Anyone who has been reading this blog will know that I have been struggling with Blastocystis homins and Dientamoeba infections since contracting them, four years ago, in the Byron Bay hinterland. More on my story here.
Today I’d like to share my herbal treatment For Blastocystis hominis and the success in finally treating both Blastocystis hominis and Dientamoeba with herbal medicines.
I have included a table of contents for you if you are looking for a specific answer. That said, I would highly recommend reading the entire article, especially if you are considering treating your Blastocystis infection.
Need help with your digestion?
Hi, my name is Todd Mansfield. I am a clinical herbalist with a special interest in all things gut health.
If you are looking for digestive health support consider working with me. I see people online as well as in person from my clinic in Byron Bay.
- First Off What Is Blastocystis?
- Is Blastocystis really to blame here?
- Antibiotics for Blastocystis. Maybe not?
- Herbal Attempt for Blastocystis Infection – Number One
- Herbal Treatment For Blastocystis Number Two
- Continued Herbal Treatment for Blastocystis infection
- Retesting after Blastocystis treatments
- Still Symptomatic after clearing Blastocystis
- To Those Struggling With Gut Issues
- Work With Me
- References and Resources
First Off What Is Blastocystis?
Blastocystis spp. (also known as Blastocystis hominis) is a protozoan parasite that may be responsible for a range of different symptoms in people including abdominal pain, diarrhea, constipation, fatigue and skin rashes. Surprisingly there are some people that have a Blastocystis infection and show no symptoms (1).
We have had some difficulties categorising this unicellular organism.
At various times it has been classified as a cyst of a flagellate, vegetable, yeast, and fungus and finally landing on the protist classification (2). It also has the ability to take a whole range of different forms from vacuolar, granular, and ameboid, cyst, avacuolar, and multivacuolar (3) with the ameboid form suspected as causing the most symptoms in infected people (4).
Is Blastocystis really to blame here?
This is the million dollar question.
I have spent a lot of time researching and speaking to experts on the subject of Blastocystis trying to get to the bottom of that very question. Originally I thought that Blastocystis was an outright pathogen and should be treated in anyone that came back with a positive stool test. After years of looking into it I now think that there is one of two things going on here.
Number one. You may have contracted a particularly virulent ‘strain’ of Blastocystis and this may be the cause of all of your gut symptoms. This is definitely possible and certain strains of Blastocystis have been found and do cause symptoms.
Number two, and possibly…maybe.. more likely. Blastocystis has come back on your stool test and you have blamed this particular bug for what is really some other gut condition hiding behind it. Things like bacterial overgrowths in the small intestine (SIBO) and large intestine may be the real issue here. Other things to be on the look out would be food intolerances (coeliac disease is a big one) and possibly leaky gut.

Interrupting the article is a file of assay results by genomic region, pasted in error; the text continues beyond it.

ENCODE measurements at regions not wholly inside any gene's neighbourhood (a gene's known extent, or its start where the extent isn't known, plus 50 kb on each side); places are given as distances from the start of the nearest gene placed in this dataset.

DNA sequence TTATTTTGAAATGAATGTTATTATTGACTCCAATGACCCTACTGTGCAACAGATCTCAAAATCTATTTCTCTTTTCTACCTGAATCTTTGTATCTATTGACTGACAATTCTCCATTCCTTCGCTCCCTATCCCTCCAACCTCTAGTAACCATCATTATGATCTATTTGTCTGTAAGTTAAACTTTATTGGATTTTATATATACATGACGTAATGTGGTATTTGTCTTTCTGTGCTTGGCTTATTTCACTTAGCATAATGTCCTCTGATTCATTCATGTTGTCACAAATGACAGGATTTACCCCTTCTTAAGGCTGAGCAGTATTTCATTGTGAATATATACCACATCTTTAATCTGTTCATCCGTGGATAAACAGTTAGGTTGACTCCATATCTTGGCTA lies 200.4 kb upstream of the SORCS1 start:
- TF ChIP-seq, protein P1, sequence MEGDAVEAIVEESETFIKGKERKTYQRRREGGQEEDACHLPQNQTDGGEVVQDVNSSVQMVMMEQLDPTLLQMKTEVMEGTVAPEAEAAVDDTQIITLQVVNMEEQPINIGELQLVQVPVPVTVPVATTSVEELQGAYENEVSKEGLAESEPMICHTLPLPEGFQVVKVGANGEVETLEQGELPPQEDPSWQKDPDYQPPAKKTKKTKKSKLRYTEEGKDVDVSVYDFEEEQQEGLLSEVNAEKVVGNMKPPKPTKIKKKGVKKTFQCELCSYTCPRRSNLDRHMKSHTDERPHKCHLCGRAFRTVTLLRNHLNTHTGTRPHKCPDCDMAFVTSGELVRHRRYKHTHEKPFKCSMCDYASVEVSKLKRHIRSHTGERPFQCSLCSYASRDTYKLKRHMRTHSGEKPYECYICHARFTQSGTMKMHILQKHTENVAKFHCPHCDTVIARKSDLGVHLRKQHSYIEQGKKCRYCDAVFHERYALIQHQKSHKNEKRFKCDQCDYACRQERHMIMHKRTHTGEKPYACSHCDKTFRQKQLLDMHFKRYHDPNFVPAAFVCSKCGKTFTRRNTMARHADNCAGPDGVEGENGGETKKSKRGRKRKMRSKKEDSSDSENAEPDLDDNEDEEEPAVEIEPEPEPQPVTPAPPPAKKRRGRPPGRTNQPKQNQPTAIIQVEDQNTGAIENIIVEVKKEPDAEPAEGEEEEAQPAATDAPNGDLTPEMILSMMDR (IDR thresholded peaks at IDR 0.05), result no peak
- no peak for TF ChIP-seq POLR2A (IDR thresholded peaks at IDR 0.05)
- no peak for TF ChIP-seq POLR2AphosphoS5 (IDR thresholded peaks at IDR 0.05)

Classic symptoms that would lead me to think your symptoms are being caused by another gut issue would be things like
- Bloating and distention shortly after you eat a meal – Classic symptoms in SIBO
- Blood or mucus in your stool – Possibly IBD or other inflammation driven gut issues.
- Food intolerances, headaches and brain fog – Pointing towards leaky gut and possibly SIBO again.
From my perspective these symptoms and more point to a wider state of gut dysregulation. If you are presenting with these symptoms then Blastocystis may not be your number one priority to treat.
This second option makes Blastocystis a harder bug to treat because we aren’t 100% sure that it is causing your symptoms. A healthy approach to this particular conundrum would be to keep your mind open to other possible issues that could be causing your gut symptoms and not to focus solely on Blastocystis clearing as your main objective.
Ok. Now that little disclaimer is out of the way let’s cover how I managed to clear my Blastocystis infection.
Antibiotics for Blastocystis. Maybe not?
I have tried a number of different approaches to eradicate the bugs from my gastrointestinal tract.
The first attempt was the front line approach from conventional medicine. Metronidazole, brand name Flagyl here in Australia had very little impact on the gut infections.
I am not a huge fan of antibiotics but I figured take them, get rid of the bug and then rebuild. Since then I have come across dozens and dozens of people that have tried Metronidazole with no success. There have been case studies showing an increase in the cyst count for Blastocystis spp. after taking it. I have been speculating on how this might come about. Antibiotic resistance is a real issue with gut infections. My thoughts are that many Blastocystis strains are resistant to Metronidazole and the antibiotic cleared the gut for them to take hold.
With such dismal results I turned to herbal medicine and changed my diet considerably (article on that part coming soon).